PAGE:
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MAR 17 - MAR 24, 2015

Candidate Accardo Says Time For Change Here is Right Now

By Mike Hudson

March 17, 2015

John Accardo, the successful businessman, doesn't need a job. He is running for mayor because he has, he says, a love for this city, regret for what this city could have been, and hope for what this city may yet become.

John Accardo's father, the late Frank J. Accardo, who died last year at the age of 88, was a beloved mainstay of the fabric of the Niagara Falls com - munity. In 1963, Frank started the Accardo Agency, Inc. on Pine Ave. which grew to be a genuine Niagara Falls success story as the company branched into a wide array of insurance opportunities while maintaining their deep and thoughtful connection to the residents of Niagara Falls and their needs, however large or small. The company is currently operated by John Accardo and his brother Paul. In one respect, John Accardo represents a different kind of mayoral candidate. He represents a man who has worked primarily in business, working with his father and brother, and who has helped build a successful business, without government subsidies, a company with steady profitability, pursued now over the course of 50 years and still going strong. Accardo is a real busi- nessman. And what his father, his brother and he created was a successful family business.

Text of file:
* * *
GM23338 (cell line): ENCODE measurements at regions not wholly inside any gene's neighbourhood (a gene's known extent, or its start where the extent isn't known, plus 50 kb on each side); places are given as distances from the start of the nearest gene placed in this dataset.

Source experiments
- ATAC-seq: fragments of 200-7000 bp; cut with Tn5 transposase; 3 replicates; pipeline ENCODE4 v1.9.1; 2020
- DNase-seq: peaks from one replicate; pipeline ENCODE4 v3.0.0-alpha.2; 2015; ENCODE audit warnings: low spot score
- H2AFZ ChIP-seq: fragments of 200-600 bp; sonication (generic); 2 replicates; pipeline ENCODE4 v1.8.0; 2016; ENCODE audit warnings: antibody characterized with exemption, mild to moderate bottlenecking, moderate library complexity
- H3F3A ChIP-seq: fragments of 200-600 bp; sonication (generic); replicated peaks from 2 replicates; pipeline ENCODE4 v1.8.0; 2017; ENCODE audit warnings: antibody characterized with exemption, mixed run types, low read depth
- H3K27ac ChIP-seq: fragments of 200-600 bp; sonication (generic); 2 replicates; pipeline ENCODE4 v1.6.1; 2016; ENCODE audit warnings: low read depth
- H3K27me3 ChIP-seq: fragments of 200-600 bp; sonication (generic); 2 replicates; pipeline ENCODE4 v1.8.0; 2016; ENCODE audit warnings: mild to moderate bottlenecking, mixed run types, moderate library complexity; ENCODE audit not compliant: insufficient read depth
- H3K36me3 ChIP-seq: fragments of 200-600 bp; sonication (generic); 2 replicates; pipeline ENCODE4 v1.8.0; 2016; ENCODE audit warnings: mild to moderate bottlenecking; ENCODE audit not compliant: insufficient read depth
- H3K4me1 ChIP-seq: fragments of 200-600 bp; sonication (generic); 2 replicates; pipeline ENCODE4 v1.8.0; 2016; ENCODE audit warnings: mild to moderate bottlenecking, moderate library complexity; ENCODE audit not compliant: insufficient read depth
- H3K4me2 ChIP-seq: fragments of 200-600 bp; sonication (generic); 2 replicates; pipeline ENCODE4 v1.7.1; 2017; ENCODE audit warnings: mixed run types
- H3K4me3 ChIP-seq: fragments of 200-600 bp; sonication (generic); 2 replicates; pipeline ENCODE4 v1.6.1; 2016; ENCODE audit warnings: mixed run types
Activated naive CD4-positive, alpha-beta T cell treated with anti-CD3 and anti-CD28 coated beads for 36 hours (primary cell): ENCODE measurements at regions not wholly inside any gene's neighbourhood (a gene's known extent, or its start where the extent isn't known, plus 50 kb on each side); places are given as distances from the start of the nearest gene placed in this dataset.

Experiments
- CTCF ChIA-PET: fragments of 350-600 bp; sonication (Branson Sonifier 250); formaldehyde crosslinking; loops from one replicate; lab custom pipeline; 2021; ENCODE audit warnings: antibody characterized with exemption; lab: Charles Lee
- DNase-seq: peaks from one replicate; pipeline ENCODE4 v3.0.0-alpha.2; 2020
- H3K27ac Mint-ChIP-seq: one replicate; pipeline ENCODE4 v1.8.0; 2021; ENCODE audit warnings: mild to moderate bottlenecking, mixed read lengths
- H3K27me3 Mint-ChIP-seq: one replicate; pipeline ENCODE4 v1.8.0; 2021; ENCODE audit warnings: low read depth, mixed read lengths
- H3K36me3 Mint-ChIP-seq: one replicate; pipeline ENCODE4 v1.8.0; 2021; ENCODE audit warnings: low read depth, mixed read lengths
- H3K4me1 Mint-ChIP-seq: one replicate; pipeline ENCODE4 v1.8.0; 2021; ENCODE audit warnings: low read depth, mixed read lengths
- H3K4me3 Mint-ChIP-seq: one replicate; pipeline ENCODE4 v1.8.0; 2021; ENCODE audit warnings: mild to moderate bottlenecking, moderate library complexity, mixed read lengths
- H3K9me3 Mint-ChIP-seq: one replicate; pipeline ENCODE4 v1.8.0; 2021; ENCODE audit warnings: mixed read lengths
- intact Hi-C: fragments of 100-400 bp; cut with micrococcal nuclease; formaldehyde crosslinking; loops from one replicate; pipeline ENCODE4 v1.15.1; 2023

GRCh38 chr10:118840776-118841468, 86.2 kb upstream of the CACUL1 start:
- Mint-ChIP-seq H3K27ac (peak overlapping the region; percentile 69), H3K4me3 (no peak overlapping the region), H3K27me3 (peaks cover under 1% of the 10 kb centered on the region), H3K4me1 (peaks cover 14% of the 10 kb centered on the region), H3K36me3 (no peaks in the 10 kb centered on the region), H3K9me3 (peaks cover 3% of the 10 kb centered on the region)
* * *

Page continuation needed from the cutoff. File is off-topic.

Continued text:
Former city Council Chairman John Accardo wants to be the next mayor of Niagara Falls, confidently asserting that the city can be doing a lot better than it has for the past eight years under incumbent mayor Paul Dyster.

Accardo, a former Democrat turned Republican, said that Niagara Falls – which has been in decline since the early 1960s – has fallen fast and far since Dyster took office, something he finds particularly puzzling in light of the fact that the city has received casino cash payments averaging $20 million a year throughout the Dyster reign.

"Come on, what happened to all that money?" Accardo asked in an exclusive interview with the Niagara Falls Reporter. "Those funds were meant to be used for one thing – economic development. Have we seen any economic development in this city over the past eight years?"